“Problem Play”
              Tyler Coburn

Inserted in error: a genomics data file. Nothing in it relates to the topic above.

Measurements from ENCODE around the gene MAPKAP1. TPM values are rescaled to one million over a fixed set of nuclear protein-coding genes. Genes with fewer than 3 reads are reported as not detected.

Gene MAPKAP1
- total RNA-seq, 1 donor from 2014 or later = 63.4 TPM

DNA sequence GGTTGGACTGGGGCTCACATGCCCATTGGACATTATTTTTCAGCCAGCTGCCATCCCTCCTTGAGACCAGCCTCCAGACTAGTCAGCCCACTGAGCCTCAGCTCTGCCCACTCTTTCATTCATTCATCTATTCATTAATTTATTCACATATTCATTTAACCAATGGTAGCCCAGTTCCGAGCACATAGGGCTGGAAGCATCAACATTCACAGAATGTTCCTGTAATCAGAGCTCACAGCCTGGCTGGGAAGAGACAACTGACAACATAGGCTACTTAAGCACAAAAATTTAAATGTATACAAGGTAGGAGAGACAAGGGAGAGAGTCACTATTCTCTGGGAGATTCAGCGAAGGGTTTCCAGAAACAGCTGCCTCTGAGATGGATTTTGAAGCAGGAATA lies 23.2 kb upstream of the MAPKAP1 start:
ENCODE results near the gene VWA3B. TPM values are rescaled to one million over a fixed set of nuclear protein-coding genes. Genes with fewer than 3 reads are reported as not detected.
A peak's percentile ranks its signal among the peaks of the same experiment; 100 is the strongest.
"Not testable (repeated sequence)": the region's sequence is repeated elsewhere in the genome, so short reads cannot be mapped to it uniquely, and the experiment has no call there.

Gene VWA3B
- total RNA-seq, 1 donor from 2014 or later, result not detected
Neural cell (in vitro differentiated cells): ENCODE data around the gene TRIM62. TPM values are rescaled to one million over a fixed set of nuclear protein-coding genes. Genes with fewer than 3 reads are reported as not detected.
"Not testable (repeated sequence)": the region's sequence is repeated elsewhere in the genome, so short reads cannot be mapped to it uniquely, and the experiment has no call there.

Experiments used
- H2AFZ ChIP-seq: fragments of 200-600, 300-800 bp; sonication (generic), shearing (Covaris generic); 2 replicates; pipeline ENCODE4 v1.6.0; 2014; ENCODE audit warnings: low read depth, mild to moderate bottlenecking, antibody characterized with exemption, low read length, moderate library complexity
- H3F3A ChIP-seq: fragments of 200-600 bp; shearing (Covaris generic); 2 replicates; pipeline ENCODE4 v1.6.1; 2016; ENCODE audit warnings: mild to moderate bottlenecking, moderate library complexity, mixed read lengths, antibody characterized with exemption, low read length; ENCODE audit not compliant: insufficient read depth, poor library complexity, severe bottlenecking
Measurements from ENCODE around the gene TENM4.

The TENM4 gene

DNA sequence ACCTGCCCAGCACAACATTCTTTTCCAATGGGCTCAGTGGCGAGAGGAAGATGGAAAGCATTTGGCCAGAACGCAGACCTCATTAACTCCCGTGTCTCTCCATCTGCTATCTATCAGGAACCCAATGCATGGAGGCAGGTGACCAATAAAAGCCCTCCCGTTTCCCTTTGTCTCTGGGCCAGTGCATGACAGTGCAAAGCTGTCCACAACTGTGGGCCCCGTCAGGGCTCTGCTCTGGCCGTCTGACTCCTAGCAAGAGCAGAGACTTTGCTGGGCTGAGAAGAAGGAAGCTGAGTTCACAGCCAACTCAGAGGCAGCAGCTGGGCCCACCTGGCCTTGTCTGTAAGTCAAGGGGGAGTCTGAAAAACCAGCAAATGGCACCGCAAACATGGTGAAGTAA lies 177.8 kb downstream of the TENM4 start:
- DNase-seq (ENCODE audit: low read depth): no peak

The term “problem play” originated when nineteenth-century theater made a realist turn, saddling characters and stories with the cause célèbres of the day. In simplest form, drama gave way to soapbox sermons and moral absolutism. The prevalence of such mediocrity may account for why the problem play’s most artful contributor, Henrik Ibsen, went so far as to profess no interest in feminism at a dinner lauding his support of the cause.(1) Compounding the problem as subject is the problem of classification—Shakespeare scholar Frederick S. Boas has repurposed the term to designate works that toe the Aristotelian line and thus compel us to “move along dim untrodden paths.”(2) Rather than settle on a catchall of convenient imprecision, like “tragicomedy” or “dark humor,” Boas retains “problem play” wholesale, implying that the form’s problematic eluding of traditional genres is key to its critical operation. The eponymous group exhibition on view at Leo Koenig Inc. brings both definitions to bear on the generational inheritance of its participating artists. The audience enters the gallery through the back door, as it were, greeted by contemporary annotations of ur-texts. Bethan Huws’s two display boards, Ladies and Gentlemen (2006), educe gendered scripts from the assisted readymade, contingently troubling her nearby ...
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